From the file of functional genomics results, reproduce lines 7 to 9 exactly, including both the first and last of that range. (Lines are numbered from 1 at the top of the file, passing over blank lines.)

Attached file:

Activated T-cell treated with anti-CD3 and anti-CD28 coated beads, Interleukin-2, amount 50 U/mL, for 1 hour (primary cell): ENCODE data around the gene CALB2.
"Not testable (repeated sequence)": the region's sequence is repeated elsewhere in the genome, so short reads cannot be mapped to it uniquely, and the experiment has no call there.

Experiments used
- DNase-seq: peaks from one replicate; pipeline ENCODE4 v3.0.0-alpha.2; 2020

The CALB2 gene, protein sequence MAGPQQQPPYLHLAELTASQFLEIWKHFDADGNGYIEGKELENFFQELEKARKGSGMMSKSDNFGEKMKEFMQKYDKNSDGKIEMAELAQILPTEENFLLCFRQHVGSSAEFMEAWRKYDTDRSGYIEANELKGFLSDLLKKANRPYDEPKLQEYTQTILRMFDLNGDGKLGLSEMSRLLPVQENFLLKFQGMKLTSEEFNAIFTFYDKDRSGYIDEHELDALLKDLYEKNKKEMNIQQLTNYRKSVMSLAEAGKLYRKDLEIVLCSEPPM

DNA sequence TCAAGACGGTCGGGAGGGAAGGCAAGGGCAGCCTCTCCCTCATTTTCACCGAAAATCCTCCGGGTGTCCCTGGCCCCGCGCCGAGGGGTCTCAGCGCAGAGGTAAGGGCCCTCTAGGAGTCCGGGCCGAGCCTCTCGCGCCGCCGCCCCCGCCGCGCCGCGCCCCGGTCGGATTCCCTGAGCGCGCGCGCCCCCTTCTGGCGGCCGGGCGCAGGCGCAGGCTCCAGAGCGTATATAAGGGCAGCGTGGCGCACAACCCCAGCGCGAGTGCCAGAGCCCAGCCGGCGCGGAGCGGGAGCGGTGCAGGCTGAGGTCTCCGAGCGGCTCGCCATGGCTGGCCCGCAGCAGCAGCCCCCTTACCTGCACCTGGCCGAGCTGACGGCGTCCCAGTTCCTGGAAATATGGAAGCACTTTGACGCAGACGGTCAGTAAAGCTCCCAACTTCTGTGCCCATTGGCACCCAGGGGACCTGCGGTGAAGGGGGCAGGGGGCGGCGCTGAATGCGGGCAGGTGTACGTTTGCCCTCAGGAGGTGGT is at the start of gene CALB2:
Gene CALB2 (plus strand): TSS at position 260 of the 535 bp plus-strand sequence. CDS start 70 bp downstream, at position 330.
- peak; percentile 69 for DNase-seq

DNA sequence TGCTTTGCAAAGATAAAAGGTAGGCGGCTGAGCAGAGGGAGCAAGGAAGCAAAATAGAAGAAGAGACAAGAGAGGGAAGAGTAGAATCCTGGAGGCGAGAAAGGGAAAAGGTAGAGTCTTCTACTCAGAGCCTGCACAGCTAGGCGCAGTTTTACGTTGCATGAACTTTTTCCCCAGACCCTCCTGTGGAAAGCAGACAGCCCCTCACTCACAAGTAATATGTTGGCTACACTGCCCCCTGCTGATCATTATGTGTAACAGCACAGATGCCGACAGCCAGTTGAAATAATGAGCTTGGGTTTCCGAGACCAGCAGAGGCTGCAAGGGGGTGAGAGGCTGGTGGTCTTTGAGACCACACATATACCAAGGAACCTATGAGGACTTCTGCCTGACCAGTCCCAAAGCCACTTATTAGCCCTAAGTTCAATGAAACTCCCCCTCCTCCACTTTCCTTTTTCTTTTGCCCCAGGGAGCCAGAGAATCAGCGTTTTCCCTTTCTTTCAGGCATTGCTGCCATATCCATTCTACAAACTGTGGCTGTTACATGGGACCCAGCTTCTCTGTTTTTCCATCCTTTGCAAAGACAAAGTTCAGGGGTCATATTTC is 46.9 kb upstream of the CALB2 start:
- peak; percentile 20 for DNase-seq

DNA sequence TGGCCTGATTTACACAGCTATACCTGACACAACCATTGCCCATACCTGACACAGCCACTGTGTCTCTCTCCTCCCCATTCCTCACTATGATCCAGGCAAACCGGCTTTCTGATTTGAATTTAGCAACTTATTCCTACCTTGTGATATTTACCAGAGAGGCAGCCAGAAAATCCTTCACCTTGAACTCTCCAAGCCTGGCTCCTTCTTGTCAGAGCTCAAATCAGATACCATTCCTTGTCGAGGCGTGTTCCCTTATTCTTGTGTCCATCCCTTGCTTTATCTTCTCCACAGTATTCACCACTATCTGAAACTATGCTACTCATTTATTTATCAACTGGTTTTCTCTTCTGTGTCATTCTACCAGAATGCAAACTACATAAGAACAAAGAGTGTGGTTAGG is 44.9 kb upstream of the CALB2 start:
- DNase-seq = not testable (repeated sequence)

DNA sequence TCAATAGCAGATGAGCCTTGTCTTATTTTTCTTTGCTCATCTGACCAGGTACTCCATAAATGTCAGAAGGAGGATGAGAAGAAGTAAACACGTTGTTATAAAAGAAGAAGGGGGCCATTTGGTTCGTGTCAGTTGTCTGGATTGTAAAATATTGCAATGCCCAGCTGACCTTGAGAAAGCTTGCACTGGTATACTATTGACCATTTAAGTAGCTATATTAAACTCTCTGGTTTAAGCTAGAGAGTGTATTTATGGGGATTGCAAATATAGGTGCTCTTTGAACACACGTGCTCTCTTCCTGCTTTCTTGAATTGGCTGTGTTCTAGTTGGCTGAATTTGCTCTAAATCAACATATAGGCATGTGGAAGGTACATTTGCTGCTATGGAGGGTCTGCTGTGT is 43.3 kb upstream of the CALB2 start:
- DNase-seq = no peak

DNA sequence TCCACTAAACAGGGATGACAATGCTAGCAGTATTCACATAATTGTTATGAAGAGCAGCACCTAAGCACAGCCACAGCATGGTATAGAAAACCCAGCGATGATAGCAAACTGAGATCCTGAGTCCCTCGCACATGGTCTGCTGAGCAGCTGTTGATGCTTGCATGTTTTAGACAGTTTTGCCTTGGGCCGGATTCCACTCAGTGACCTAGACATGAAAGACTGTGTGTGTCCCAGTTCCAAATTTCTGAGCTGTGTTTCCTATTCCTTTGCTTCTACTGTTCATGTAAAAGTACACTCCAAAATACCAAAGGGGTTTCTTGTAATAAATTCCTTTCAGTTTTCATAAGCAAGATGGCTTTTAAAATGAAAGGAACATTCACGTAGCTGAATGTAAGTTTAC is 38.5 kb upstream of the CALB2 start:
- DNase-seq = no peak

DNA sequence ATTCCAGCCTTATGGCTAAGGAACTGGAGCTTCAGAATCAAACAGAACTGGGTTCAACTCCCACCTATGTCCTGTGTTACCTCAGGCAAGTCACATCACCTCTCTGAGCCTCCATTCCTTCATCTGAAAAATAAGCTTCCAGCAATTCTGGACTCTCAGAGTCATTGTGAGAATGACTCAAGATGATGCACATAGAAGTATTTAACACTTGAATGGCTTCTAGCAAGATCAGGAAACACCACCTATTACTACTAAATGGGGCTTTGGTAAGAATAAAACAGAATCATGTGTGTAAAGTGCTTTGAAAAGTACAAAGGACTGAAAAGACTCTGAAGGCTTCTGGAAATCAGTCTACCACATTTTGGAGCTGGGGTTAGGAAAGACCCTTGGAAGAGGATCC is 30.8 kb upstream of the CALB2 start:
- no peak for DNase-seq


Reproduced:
Gene CALB2 (plus strand): TSS at position 260 of the 535 bp plus-strand sequence. CDS start 70 bp downstream, at position 330.
- peak; percentile 69 for DNase-seq

DNA sequence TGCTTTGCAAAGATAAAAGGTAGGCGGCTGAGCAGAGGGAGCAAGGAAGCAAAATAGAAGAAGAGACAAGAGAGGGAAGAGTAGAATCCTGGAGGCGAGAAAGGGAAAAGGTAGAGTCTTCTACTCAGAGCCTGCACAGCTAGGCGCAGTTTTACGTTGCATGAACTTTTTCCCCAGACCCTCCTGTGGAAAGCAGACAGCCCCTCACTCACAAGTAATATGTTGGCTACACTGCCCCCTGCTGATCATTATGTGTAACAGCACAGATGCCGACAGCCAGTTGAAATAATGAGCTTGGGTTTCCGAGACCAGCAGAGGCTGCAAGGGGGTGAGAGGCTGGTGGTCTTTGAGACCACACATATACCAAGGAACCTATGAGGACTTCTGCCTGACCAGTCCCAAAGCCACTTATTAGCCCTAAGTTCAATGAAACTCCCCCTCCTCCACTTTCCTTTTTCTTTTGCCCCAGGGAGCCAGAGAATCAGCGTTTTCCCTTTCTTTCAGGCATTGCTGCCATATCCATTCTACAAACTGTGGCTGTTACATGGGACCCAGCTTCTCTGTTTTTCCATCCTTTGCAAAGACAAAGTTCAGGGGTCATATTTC is 46.9 kb upstream of the CALB2 start: